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National Interests

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A Teaching Topic in Intergovernmental and Global Context

National Interests

This teaching topic examines how and why different states determine their national interests, and the implications of such determinations on state behaviour and decision-making.

Topic Learning Outcome:  Students will be able to analyze and interpret the actions of specific states, and will be knowledgeable about the processes through which particular states determine their national interests and the strategies they employ to advance those interests.

Core Concepts associated with this Topic: Westphalian Sovereignty (and its evolution).

Recommended Reading (University of Toronto PPG-2008)

United States National Security Strategy 2002 (George W. Bush) at http://www.au.af.mil/au/awc/awcgate/nss/nss_sep2002.pdf (accessed 23 February 2013).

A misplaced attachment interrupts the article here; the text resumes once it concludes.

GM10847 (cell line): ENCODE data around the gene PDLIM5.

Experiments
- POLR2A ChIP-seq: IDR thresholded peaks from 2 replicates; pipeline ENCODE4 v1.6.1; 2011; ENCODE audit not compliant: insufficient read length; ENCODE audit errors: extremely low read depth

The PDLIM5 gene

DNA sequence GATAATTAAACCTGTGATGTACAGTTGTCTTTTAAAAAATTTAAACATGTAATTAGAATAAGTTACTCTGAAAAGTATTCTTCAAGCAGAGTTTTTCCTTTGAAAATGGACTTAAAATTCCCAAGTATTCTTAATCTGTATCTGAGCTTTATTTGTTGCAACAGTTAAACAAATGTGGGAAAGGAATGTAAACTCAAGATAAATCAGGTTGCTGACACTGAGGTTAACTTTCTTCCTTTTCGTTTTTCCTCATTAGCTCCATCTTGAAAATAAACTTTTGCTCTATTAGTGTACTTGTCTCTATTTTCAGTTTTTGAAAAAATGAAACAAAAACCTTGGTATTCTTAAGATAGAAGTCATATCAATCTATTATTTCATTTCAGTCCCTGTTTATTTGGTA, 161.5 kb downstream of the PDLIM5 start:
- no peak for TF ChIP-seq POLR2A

Russia’s 2008 Foreign Policy Concept at http://archive.kremlin.ru/eng/text/docs/2008/07/204750.shtml (accessed 23 February 2013).

Studin, Irvin, "Canada’s Four-Point Game" (Global Brief, Spring/Summer 2012) at http://globalbrief.ca/blog/2012/06/07/canada%e2%80%99s-four-point-game/ (accessed 23 February 2013).

Sample Assessment Questions:

1.) What are some of the possible interests that can motivate state behavior? Please identify three, using illustrative examples .

2.) What is the Treaty of Westphalia, and why is it an important concept for understanding international relations?

Page created by: Ian Clark and Ben Eisen last updated 21 May, 2015.


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© University of Toronto 2008
School of Public Policy and Governance